‘Superbugs’ - bacterial infections that resist a range of drugs, are on the rise and pose serious challenges for conventional antibiotics. Around the world it has become standard practice for doctors to prescribe antibiotics, such as penicillin, to treat things like chest infections, dental infections and infections of the throat, ear and sinus. There is no doubt that the discovery of antibiotics has been one of the most important developments of modern medicine, but in just a few decades the misuse and overuse of antibiotics have led some bacteria to genetically mutate to resist them.
With some superbugs now resistant to all known antibiotics, scientists are exploring other ways of fighting harmful bacteria that may help to support our immune systems. One of these is with the help of bees and the nectar from the native New Zealand Mānuka tree. In the last several years, scientists have confirmed what our ancestors seemed to have suspected all along; raw Mānuka honey fights bacteria and helps to keep us healthy. A group of researchers reviewed the research around Mānuka honey and outlined the natural qualities that explain why raw Mānuka honey is so remarkable.
It turns out that many different types of honey have antibacterial properties because they contain something called hydrogen peroxide. However, when that honey is exposed to an enzyme found in almost every plant and animal, the hydrogen peroxide decays and the honey loses its ability to fight bacteria. Not so with raw Mānuka honey. Scientists have discovered that the honey that bees produce from the nectar of the native Mānuka tree contains a naturally occurring chemical called methylglyoxal. MGO, as it is often referred to, gives Mānuka honey the ability to fight bacteria without hydrogen peroxide.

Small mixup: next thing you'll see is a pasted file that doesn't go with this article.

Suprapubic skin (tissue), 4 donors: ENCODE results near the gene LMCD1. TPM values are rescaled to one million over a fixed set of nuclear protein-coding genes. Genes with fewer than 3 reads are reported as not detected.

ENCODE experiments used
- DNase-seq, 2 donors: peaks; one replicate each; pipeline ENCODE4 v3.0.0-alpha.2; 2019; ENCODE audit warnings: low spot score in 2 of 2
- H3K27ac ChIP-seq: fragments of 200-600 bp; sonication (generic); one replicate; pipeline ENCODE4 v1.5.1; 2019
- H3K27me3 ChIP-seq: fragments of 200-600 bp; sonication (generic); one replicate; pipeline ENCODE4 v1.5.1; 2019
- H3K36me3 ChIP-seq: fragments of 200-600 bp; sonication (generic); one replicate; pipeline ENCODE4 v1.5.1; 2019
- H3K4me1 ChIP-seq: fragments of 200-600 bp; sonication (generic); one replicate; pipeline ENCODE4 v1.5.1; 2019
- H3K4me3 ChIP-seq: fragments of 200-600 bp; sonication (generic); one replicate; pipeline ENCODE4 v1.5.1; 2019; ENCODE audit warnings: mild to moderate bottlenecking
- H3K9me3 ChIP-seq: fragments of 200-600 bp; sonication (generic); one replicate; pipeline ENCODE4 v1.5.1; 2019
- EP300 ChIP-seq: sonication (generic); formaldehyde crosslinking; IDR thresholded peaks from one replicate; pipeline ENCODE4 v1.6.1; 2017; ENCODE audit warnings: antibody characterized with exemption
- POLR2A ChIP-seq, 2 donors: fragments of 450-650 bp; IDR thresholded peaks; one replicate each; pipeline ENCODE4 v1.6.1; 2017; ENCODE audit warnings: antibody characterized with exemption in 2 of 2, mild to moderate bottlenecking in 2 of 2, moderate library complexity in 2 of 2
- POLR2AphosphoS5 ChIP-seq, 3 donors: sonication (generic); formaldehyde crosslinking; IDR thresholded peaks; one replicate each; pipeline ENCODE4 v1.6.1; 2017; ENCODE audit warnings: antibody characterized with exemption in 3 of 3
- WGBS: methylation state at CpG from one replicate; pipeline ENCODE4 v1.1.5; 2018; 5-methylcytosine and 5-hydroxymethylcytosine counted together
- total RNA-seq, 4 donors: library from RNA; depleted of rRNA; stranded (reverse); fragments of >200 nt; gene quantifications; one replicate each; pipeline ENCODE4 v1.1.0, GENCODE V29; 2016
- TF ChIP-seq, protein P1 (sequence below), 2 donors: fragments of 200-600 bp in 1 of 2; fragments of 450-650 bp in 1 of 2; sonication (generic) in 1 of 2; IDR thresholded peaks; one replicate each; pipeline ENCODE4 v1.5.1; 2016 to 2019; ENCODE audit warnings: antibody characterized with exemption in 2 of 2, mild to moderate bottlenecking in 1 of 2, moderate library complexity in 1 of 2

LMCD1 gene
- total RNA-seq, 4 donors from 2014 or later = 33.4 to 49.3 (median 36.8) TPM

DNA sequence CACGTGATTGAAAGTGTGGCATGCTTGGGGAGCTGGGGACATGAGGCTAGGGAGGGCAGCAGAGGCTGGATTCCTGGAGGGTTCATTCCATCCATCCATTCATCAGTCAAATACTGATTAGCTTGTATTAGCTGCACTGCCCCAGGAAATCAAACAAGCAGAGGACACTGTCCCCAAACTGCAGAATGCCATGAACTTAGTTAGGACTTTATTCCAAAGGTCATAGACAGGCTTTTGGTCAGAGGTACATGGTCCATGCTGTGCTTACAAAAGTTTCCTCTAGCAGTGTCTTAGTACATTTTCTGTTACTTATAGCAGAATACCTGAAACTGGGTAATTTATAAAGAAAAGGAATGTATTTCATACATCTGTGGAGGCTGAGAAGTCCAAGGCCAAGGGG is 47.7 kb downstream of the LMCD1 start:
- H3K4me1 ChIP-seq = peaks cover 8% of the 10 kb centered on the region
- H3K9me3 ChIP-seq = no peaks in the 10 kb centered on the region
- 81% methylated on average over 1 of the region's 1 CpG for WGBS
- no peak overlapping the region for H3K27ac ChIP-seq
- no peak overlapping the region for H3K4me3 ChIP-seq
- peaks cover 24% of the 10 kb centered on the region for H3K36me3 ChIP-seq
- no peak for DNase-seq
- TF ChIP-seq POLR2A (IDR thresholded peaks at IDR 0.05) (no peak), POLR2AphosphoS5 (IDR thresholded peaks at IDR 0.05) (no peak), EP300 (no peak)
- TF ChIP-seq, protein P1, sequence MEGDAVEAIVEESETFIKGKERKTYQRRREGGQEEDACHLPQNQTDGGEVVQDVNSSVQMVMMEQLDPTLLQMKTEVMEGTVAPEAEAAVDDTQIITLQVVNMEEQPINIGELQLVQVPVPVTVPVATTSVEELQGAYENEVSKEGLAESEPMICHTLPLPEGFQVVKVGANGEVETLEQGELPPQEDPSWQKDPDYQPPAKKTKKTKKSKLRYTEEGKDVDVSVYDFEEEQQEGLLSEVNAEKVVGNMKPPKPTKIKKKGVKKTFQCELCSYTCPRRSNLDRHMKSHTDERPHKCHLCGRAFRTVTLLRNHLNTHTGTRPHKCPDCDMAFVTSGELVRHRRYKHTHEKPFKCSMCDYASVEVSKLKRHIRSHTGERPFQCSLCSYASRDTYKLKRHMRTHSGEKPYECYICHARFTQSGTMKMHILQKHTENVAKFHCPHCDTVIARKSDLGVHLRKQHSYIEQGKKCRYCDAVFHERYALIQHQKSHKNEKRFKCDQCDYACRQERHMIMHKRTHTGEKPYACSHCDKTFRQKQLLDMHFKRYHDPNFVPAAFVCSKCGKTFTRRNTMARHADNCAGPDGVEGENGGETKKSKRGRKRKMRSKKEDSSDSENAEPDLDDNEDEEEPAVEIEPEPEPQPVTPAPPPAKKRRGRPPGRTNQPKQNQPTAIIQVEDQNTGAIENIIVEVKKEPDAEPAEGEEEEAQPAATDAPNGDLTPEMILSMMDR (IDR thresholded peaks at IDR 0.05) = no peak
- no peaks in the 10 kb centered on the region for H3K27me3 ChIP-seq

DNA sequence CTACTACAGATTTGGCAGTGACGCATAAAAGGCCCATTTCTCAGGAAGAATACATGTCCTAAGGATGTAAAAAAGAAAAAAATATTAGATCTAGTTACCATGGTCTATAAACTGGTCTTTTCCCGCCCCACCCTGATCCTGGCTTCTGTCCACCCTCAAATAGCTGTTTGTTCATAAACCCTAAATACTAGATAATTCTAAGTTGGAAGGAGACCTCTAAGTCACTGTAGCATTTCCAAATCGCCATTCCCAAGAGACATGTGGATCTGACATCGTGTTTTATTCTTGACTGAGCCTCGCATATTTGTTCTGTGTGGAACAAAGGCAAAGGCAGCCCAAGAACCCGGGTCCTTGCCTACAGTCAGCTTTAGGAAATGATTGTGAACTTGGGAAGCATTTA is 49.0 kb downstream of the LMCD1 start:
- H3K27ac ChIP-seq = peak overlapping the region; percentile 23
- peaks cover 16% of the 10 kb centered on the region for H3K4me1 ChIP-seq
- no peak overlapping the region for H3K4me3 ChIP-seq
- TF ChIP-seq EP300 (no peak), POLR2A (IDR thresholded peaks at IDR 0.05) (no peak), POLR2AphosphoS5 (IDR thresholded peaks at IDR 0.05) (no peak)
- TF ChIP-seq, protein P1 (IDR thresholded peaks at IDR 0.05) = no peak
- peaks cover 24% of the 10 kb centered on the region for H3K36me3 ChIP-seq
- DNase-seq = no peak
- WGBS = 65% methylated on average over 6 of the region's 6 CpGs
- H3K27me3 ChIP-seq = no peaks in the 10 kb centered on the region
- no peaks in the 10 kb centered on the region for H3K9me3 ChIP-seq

This remarkable antibacterial attribute has caused a bit of a buzz among scientists, who, since the number of superbugs continues to grow worldwide, have a renewed interest in Mānuka honey as an alternative antibiotic agent. While raw Mānuka honey has proven itself as a natural antibacterial agent for topical applications, scientists are now exploring how the ‘superfood’ can fight infection inside the body. In one study, scientists looked at how Mānuka honey fought pathogens commonly found in the mouth, concluding that Mānuka honey with 515 parts per million (a high quality jar) or more of MGO showed a significantly higher antibacterial effect compared with normal honey. As well as use as a sole agent to tackle bacteria, there appears to be scope to use Mānuka honey to augment treatment with conventional antibiotics. There are even findings which indicate Mānuka honey may have a role to play in relation to the influenza virus.
It will be interesting to watch as more is understood about the natural medicinal properties of Mānuka honey and whether it has a role to play in confronting the so-called superbugs and complementing our immune systems. In the meantime, while we gratefully enjoy our smoothies, granola, porridge, toast or whatever you combine your Mānuka honey with, I think I’ll give a little nod of respect to those incredible bees producing a delicious, healthy and completely natural superfood. Watch this space.